Ravesh now faces disciplinary action.

Hawthorne said that in March last year, Velociti added a compulsory disclosure section to the end of its sales scripts, stating exactly what the consumer is committing to in terms of that 24-month contract, and what it will cost.

Every call is now checked by a quality assurance person, as opposed to the previous policy of checking just three random calls made by each telesales agent.

But these consumer protections were introduced only after Shelly had been signed up.

Hawthorne advised consumers who dispute what was disclosed or agreed to in their telesales deals to raise a dispute with the company they are contracted to, rather than the third-party telesales company.

The problem in this case was that Shelly didn’t realise Ravesh worked for a third-party telesales company, because that’s something else he didn’t disclose.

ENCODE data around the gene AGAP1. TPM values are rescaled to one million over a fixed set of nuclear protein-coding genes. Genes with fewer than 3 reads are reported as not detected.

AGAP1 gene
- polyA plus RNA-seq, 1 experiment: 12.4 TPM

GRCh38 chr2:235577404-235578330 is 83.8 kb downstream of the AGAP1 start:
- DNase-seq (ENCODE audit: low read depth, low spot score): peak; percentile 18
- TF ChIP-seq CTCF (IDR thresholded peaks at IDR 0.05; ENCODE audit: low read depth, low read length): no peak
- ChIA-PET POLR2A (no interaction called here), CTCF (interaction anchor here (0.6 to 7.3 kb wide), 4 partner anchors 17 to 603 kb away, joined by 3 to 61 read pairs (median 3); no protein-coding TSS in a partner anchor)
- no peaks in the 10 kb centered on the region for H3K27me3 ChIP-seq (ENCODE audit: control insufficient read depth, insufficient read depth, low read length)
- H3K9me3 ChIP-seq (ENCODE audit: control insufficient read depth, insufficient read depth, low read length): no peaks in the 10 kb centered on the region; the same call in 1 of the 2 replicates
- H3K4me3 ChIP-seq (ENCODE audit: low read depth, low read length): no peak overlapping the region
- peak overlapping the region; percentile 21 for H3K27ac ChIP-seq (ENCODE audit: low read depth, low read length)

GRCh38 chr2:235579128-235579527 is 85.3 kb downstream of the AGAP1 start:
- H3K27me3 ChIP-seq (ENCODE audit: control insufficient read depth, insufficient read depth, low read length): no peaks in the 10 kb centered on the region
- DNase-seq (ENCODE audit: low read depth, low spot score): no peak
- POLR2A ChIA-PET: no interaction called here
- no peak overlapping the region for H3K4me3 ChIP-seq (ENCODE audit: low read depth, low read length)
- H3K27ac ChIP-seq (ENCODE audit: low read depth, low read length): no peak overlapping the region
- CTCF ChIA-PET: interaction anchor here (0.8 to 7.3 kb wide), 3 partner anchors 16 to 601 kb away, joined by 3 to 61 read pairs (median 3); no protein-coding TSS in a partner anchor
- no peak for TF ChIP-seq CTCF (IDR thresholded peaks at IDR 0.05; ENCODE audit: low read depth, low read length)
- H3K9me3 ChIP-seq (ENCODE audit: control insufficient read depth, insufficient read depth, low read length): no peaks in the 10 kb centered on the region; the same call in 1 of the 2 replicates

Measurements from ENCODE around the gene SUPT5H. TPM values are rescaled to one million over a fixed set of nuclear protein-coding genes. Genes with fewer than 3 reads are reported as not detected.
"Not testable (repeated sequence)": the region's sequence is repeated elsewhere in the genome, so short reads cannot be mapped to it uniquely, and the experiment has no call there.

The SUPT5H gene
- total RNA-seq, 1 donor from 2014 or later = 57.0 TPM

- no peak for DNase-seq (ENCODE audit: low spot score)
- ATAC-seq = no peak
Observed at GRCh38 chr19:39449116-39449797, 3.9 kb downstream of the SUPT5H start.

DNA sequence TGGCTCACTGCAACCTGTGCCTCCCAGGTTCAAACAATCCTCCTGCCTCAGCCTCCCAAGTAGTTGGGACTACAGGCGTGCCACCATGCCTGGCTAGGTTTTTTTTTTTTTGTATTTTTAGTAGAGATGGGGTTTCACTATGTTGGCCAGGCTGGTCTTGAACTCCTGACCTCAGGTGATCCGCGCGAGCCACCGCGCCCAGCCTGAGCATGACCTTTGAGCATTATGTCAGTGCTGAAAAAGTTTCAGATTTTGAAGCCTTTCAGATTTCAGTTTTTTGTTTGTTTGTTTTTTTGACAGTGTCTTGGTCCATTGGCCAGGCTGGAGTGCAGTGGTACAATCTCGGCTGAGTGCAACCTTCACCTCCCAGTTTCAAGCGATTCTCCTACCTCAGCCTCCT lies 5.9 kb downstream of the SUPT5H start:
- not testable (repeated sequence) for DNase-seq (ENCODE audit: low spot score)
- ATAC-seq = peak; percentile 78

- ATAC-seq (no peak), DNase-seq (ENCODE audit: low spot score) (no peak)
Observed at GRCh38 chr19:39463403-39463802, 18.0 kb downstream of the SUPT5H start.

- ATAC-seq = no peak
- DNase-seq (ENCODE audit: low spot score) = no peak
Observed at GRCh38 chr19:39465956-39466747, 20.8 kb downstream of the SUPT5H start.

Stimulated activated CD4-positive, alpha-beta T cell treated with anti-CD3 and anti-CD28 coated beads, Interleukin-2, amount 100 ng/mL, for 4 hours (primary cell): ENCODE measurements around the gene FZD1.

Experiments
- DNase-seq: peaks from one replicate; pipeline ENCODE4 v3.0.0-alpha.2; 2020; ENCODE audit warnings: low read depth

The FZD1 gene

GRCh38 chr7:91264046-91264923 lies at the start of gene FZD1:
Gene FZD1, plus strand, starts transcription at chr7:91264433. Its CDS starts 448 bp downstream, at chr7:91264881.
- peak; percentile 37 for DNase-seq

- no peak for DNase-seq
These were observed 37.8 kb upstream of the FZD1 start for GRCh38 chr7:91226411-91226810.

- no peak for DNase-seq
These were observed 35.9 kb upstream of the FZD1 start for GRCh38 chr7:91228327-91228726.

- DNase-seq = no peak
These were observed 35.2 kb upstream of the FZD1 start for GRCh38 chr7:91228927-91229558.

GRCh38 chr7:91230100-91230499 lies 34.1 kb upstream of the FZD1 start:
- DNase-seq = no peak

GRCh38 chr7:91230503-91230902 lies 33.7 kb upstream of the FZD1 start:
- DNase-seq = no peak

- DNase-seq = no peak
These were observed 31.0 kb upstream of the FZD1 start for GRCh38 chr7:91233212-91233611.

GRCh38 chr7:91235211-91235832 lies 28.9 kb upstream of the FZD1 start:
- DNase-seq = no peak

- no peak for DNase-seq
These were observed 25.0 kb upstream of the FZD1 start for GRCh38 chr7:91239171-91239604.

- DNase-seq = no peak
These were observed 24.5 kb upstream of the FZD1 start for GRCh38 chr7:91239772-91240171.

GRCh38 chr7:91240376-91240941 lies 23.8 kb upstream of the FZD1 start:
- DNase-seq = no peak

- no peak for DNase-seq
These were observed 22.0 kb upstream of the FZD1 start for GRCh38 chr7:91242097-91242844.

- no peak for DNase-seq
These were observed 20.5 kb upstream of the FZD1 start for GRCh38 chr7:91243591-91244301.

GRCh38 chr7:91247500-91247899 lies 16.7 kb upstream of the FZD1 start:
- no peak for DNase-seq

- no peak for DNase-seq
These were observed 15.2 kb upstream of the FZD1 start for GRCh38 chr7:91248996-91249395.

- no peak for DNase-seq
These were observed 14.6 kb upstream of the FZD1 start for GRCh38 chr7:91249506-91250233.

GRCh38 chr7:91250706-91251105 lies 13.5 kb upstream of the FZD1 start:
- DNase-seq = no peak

CASE 2: Agreeing to two contracts made no sense

Sipho Mbatha of Soweto was a Vodacom contract subscriber when he received a call late last year from its outsourced call centre, Afrizon.

“Sanele told me Vodacom was giving away cellphones to their customers. I asked him if it was a contract phone, but he insisted it was free,” Mbatha told Consumer Alert.

Of course, it wasn’t. Mbatha discovered this when the service on his existing contract was suspended.

“When I called Vodacom, they referred me to Afrizon,” Mbatha said.

“Afrizon said the deal was done between me and the consultant, and the terms and conditions were read to me and I accepted the deal.

“I need them to prove that I agreed to the deal. Why would I agree to take two contracts? I don’t have money for two contracts.

“Those consultants must be trained to explain everything to their customers. Please help.”

I took up Mbatha’s case with Vodacom, asking for that call recording to be retrieved, and suggesting that if the contract terms were not clearly explained, the deal ought to be cancelled and any debt related to it written off.

A few days later, Mbatha got back to me. He told me that he’d had a call from Vodacom to say his contract was cancelled and the debt written off.